Sure, the upper middle class still has jobs. The middle class is largely screwed. The poor are doing in home child care and/or drug dealing. What the hell else are they competent to do?

    CAFiorello

    20 Feb 11 at 6:39 pm

  4. “Apple gets to be a billionaire company by selling things to people who are not billionaires. That’s the case with everybody else–oil companies, electric companies, electronics companies, you name it.

    The dystopia you imagine cannot exist.”

    My four-year old grandson is right this minute sitting beside me playing with an electronic games machine that even billionaires couldn’t buy even 10 years ago. When I need a reality check, I think back to my mother’s life-style in the early 50s. It wasn’t very different to that of any farm woman in the western world. No electricity, no labour saving devices. Very limited rain water supplies meant no garden, neither ornamental nor kitchen. Household cooking utensils were invariably repaired rather than replaced, crockery – most of which were the remnants of wedding presents from many years earlier, were treated with elaborate care lest they be broken. You know the sort of thing. Your parents and grandparents probably lived similar lives.

    In those days a large percentage of jobs were in the agricultural sector. Even we employed a full-time farm hand for most of the year. Many of our neighbours employed several. 10 years later, most of those jobs had disappeared. Electricity had arrived in a big way, and labour saving devices not only became possible for my mother and other farm wives (yes, they were nearly all wives in those olden days, and partners only in the business sense!), but also made possible all sorts of labour-saving machinery around the farm.

    Was this a painless process? Not hardly. Most of the farm and other manual workers who made up the bulk of the small communities that dotted the countryside every 20 miles or so along the main roads and railway lines were gradually thrown out of work. Many moved to the cities with their families. The remaining few were more than enough to satisfy the farms’ seasonal labour demand and were able to turn their hands to whatever other work was available throughout the year. In only a very few years, most of those little villages and even towns are now little more than names on a map and only decaying churches and overgrown graveyards exist as evidence that communities ever existed in those places.

    Individuals suffered much hardship, particularly those too old and too uneducated to move or adapt. But this process has been going on inexorably since the dawn of time, with industrial revolutions occurring every day somewhere in the world, together with Luddism and all the other bye-products. Globalisation is here to stay, and we in the decadent west better very quickly come to terms with the fact that there is no way short of a nuclear holocaust that this particular genie is ever going back into the bottle. We have to learn to adapt to the prevailing circumstances because no matter what economic theory is in the political ascendency at any given time and place, the circumstances will very definitely NOT adapt to us.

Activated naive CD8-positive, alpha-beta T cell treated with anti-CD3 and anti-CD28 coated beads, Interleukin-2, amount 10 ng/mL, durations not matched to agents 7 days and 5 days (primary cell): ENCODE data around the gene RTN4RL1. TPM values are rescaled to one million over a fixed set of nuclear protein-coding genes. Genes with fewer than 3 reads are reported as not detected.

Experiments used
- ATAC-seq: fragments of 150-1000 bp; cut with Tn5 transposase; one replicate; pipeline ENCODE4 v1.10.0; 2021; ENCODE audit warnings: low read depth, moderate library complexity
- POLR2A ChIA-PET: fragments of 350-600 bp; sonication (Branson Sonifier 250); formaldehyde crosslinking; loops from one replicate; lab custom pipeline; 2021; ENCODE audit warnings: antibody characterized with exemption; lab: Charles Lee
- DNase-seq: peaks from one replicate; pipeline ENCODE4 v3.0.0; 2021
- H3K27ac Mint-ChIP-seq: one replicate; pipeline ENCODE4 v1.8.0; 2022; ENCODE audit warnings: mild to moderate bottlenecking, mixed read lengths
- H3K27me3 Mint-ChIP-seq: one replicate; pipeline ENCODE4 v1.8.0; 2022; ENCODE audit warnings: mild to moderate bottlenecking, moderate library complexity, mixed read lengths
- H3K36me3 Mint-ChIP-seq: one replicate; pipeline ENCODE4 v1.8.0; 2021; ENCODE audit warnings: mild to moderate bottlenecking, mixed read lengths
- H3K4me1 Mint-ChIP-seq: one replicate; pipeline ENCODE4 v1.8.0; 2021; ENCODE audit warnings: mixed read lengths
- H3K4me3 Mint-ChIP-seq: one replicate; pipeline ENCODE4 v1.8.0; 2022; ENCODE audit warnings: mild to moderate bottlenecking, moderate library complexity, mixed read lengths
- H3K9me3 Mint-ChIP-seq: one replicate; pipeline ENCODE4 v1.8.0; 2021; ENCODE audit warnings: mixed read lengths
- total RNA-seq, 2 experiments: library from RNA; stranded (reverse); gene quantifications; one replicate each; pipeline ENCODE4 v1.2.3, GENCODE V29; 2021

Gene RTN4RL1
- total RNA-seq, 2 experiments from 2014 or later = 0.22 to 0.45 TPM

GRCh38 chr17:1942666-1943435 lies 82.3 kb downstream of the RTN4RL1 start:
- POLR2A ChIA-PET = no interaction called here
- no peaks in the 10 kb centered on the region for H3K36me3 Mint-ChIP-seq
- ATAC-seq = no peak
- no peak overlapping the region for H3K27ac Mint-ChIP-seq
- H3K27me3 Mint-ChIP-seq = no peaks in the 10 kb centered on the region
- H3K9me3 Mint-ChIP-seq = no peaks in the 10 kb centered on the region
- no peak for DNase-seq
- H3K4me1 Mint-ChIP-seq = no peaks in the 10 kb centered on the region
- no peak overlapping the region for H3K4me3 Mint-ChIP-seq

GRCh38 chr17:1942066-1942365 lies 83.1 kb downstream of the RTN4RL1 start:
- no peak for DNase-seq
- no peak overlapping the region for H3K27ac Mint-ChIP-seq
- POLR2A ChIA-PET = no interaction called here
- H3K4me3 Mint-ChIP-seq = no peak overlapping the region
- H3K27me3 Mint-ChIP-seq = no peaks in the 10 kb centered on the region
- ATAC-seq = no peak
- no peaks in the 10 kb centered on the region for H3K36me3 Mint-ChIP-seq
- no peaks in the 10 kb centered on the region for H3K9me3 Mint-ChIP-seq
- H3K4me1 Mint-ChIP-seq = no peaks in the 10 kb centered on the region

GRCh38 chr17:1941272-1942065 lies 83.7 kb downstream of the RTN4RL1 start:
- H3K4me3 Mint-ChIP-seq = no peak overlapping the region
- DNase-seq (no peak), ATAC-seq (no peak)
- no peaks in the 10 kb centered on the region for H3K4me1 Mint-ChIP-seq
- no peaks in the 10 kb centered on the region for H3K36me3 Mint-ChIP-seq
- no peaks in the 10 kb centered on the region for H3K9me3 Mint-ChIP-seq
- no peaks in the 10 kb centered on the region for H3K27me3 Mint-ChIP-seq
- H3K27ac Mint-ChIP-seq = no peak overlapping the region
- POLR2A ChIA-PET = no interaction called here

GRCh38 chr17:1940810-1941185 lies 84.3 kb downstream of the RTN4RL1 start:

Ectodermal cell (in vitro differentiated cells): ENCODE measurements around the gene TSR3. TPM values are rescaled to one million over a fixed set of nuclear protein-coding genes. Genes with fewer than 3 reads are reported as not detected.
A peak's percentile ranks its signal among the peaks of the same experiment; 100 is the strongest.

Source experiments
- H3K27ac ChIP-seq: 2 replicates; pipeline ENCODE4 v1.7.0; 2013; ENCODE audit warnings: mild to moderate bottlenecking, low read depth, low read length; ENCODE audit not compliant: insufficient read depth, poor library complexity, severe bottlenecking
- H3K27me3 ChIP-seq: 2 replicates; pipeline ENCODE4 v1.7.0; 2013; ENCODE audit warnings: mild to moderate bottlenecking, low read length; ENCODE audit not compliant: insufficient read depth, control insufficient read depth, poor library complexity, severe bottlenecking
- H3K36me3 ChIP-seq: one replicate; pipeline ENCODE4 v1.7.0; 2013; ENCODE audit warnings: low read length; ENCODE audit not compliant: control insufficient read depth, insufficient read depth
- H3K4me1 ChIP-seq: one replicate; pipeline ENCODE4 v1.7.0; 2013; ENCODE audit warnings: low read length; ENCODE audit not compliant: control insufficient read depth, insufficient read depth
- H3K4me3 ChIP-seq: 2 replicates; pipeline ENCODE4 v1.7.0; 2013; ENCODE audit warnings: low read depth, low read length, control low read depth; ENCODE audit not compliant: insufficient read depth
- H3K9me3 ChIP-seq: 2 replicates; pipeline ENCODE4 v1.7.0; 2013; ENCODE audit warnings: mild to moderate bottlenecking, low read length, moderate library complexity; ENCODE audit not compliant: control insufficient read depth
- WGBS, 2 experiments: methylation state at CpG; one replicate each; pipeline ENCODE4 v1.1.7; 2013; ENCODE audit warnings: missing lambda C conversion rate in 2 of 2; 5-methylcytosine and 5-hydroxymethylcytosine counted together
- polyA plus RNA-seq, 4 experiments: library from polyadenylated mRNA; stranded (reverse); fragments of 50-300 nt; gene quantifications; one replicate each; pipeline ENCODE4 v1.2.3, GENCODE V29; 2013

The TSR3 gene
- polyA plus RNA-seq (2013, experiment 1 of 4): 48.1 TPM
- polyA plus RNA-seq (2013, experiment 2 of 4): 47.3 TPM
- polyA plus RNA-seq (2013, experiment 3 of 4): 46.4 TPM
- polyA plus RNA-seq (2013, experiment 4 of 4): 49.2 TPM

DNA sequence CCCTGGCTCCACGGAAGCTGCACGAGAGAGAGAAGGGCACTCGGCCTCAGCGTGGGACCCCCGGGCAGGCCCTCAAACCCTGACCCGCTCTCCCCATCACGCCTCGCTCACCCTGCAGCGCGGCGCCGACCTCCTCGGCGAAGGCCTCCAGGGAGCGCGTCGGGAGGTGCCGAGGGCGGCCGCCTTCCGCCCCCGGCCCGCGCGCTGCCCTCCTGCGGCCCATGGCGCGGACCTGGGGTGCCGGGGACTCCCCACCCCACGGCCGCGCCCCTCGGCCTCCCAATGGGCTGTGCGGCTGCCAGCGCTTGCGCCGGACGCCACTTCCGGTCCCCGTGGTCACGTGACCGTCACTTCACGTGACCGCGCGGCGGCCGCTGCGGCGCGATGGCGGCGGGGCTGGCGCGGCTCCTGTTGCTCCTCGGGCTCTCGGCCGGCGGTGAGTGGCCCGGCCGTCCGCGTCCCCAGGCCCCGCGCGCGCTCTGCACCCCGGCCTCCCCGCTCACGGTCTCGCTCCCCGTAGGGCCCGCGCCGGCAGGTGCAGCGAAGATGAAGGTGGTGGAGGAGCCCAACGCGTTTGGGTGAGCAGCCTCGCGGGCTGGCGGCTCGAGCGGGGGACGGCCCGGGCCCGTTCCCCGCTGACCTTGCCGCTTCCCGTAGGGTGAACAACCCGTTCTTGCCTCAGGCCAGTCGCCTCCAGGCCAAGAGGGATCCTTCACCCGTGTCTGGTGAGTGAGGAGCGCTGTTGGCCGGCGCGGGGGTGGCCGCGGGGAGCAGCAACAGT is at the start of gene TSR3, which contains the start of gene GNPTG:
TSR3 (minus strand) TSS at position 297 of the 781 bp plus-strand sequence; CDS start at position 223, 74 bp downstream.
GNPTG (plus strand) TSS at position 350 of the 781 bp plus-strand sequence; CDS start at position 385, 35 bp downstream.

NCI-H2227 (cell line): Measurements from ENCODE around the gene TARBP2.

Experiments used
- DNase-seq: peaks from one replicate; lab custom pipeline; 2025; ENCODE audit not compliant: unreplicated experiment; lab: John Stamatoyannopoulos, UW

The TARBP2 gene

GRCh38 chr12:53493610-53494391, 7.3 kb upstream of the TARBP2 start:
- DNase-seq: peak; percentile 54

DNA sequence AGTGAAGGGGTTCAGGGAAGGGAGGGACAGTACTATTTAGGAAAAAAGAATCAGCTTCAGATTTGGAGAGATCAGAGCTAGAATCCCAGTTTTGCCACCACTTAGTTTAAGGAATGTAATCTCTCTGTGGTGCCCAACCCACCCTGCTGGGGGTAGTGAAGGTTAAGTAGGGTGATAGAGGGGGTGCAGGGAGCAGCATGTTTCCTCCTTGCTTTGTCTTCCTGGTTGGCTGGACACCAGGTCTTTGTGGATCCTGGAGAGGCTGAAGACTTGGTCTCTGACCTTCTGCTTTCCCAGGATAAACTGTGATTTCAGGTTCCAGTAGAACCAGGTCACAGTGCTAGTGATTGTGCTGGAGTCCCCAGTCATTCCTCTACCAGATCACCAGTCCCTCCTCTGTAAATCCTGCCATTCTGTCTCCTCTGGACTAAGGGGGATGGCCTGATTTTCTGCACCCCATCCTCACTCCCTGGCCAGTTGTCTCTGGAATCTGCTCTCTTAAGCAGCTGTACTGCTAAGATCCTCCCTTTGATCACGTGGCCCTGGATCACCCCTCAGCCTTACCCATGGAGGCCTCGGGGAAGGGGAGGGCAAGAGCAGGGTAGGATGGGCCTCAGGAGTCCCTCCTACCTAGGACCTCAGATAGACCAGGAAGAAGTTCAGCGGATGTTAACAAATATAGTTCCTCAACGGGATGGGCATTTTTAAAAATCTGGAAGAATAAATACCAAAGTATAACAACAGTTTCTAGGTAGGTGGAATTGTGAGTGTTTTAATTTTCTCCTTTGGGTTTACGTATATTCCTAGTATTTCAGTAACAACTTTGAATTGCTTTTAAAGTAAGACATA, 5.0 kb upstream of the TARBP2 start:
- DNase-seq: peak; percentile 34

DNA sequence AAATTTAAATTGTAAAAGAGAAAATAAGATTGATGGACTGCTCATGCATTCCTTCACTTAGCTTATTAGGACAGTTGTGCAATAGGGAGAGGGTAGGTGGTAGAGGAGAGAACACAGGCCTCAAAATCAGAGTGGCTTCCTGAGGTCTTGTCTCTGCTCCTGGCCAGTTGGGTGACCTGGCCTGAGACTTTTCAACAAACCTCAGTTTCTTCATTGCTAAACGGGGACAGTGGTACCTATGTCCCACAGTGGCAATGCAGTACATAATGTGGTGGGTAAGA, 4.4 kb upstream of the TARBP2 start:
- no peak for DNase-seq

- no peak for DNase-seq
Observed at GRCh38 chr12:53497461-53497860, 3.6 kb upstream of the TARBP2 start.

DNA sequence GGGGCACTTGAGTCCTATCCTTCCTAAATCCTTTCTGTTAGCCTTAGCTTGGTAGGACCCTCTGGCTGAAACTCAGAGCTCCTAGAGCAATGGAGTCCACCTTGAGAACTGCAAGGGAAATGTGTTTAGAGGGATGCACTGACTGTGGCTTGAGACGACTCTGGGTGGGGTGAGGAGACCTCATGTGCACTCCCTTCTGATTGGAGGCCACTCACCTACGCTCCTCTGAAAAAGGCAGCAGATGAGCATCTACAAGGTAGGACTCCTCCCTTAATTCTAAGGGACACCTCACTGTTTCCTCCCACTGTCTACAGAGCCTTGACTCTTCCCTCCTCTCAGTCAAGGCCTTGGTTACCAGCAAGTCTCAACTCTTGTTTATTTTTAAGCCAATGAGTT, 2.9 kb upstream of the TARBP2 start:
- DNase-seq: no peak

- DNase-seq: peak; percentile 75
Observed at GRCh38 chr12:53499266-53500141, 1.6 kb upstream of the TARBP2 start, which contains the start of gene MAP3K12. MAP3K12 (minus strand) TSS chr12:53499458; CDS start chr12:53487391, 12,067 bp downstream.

Mique

    20 Feb 11 at 6:52 pm

  5. The US, Australia and New Zealand all have ghost towns but the countries haven’t collapsed.

    Detroit seems to be on the way to becoming a ghost town but the car industry has moved to the US South.

    An industry failing may mean that people have to move but it doesn’t mean they starve.

    jd

    20 Feb 11 at 9:14 pm

  6. What else are they competent to do? Home care for the elderly – a growing sector, although an ill-paid one, and one that requires no education or training. Some people who do it do get training – maybe take a special course to enable them to care for those with trachs, or even an LPN program which can be a ticket to a unionized job with benefits in the local health care corporation, if they’re lucky. A local company has the contract for a lot of the short-term child care, now that foster parents are becoming scarcer, and they too hire people with little education or training. These two sectors are growing. There are the old standbys – cleaning (offices or homes), snowclearing/mowing grass, ‘contracting’ of the minor repairs variety, and lots of things in the retail sector, from stocking shelves to working checkouts or security. The local private security companies often seem to hire the hard-to-place people who want to work. Cooking and food service – technically you should have a certificate, but small cheap places often advertise for people and ask only for experience. They don’t need people with a lot of expertise.

    God knows we’ve been through economic disruptions in my part of the world. It’s hard and painful, and people suffer. But eventually, life goes on. Some retire in poverty. A lot move to other centres, with or without retraining. Some move into another occupation locally. A surprising number start their own small businesses – hairdressing salon, gift shop, B&B – especially if they live in an area with increasing tourist trade, don’t want to move, and already have the house or other building.

    Towns die. Some are now almost ghettos of the elderly, with all the working-age people having moved on. But unemployment goes through its usual cycles, and you have the usual small percentage who figure out they can make as much off social assistance as they can working for a living, but overall, life goes on, just in a new place or in a new way – just as with Mique’s farmhands.

    Cheryl

    21 Feb 11 at 7:47 am